End Notes: The Shame of the Shepherds

Revelations about the pedophilia of a disturbing number of Catholic priests reached a critical point in Boston recently. The spectacle of a cardinal archbishop brought to the bar of secular public opinion and required to answer questions from the hostile media sent a frisson of shame down the spine of Catholics throughout the country. Priests with a known history of pedophilia had been passed from parish to parish in the pathetic hope that the problem would somehow disappear. Many demanded that the cardinal resign. In his reply, he said that he was a shepherd, not a CEO, and a shepherd does not desert his flock. But the question is, What is he going to do about the wolves?

Should any bishop be surprised at the apparent lack of morality in significant numbers of the clergy? The problem is not simply how pedophiles have been reassigned. It is time to face up to the fact that during the past 35 years, our bishops have permitted a culture of dissent, largely defined by bizarre conceptions of sexuality, to flourish in the Church.

Nearly 20 years ago, Thomas Sheehan triumphantly announced that the liberals had won—we control, he chortled, the bishops’ conference, the chanceries, the universities, the seminaries, the magazines, religious education, everything. Now orthopraxy could replace orthodoxy. It is plain to everyone now that the praxis fostered by liberal Catholics is anything but orthos. For Sheehan was right, alas. The situation he gleefully described came about because bishops acted like CEOs rather than shepherds.

Theological dissent, which began in 1968 with the rejection of Humanae Vitae by moral theologians, is defined in terms of an attitude toward sexuality antithetical to Christian morality. Yet in 1977, in a study commissioned by the Catholic Theological Society of America, Catholic moral doctrine was systematically turned on its head. The neologism “homophobia” came to be used to characterize those—that is, faithful Catholics—who condemned homosexuality. This widespread subversion of Catholic morality and the undermining of the natural disgust with the unnatural went largely unchecked. And bad theory became bad practice.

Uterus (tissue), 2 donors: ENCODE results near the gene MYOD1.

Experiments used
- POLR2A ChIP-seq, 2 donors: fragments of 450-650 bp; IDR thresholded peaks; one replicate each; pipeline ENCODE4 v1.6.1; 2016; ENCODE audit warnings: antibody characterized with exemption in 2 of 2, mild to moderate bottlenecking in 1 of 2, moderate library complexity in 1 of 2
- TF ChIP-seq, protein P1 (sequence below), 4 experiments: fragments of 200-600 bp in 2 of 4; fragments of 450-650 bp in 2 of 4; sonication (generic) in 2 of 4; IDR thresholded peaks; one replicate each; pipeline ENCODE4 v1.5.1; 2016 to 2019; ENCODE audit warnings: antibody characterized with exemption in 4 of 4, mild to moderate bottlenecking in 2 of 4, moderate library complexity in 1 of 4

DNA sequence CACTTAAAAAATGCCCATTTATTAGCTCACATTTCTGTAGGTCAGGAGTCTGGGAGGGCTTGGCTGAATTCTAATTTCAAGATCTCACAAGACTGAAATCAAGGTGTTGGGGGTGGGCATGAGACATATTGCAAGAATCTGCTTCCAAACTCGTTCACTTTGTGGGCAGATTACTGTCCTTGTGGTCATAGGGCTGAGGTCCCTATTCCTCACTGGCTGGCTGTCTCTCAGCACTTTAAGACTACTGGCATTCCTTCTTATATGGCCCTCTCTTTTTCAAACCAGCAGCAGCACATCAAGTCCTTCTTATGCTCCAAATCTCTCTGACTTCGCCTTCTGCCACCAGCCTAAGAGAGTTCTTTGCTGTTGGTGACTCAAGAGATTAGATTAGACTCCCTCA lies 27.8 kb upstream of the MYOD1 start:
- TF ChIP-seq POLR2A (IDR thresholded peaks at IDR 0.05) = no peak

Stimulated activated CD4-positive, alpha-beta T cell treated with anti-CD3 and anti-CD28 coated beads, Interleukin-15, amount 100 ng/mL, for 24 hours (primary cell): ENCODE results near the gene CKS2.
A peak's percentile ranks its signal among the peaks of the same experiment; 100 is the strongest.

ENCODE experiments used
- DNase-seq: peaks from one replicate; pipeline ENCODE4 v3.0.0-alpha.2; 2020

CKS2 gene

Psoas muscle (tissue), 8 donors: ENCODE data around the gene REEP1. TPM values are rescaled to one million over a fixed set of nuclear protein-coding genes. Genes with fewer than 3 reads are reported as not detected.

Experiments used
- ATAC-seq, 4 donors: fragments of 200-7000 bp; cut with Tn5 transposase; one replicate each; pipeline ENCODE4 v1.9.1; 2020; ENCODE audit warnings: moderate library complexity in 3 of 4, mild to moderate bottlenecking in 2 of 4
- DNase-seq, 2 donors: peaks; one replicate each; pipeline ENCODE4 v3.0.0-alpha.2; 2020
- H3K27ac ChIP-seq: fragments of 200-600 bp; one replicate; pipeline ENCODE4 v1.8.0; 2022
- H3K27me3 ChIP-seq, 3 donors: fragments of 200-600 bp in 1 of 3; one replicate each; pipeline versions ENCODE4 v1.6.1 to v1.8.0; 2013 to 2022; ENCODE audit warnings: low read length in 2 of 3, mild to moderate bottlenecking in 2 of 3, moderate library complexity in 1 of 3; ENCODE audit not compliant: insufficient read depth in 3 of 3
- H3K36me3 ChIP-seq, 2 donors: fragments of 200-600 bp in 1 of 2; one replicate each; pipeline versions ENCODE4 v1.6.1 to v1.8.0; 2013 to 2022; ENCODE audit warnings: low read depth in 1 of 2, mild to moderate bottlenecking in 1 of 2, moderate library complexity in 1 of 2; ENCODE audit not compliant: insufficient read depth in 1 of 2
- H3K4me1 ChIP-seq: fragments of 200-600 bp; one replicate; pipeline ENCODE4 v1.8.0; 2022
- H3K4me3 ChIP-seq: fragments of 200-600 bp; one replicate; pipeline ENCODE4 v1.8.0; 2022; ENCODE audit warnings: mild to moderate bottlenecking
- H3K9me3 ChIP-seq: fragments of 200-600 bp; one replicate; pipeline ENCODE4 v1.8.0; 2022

This did not go uncontested. The Fellowship of Catholic Scholars was formed to prevent magisterial teaching from being kept from the faithful by moral theologians. Women for Faith and Family has been a watchdog of the bishops’ conferences, with special concern for the liturgy. Catholics United for the Faith has fought the good fight. What is common to these and other like groups? They were all given the cold shoulder by our bishops. They were counseled (when talked to at all) not to be strident and divisive. The situation Sheehan described was there for all to see, but to point it out was considered alarmist. The Church in America had gone into Vatican II as arguably the strongest in the world, vibrant, growing, devout. Look at it now. The dismantling has been from within and could not have been done without the collusion of our bishops.

By and large, faithful Catholics have had to look past local bishops to the bishop of Rome for direction during these dark days. If our bishops had taken their cue from Pope John Paul II, we would not be watching cardinals talking of pedophiles as sick and in need of counseling. Sins have been committed! The Church does not need the categories of pop psychology to examine its conscience now. Souls have been endangered. Sound doctrine has been in short supply.

The deepest irony of all is that the cowardice of bishops was largely due to a desire to be treated well by the secular media. It is this misbegotten policy that has delivered us over to the derision of our enemies. But it is the judgment of God we should fear. Bishops who do not fit the profile suggested here are those who do not cater to the media, who show a pastoral concern for the next generation of priests, and who have often started their own seminaries to avoid the problems mentioned. A kind of homeschooling.

For there have been heroes among our bishops; they have gone their own way, heeding John Paul II. Perhaps in the future, missionaries will be sent out from Lincoln and Omaha and Denver and Lacrosse to evangelize the lost sheep in our coastal cities. Meanwhile, mercy should be asked, not of the media but of the Almighty.

Ralph McInerny

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Ralph McInerny was a popular writer, philosopher, and teacher, as well as the co-founder of Crisis Magazine. He passed away on January 29, 2010.

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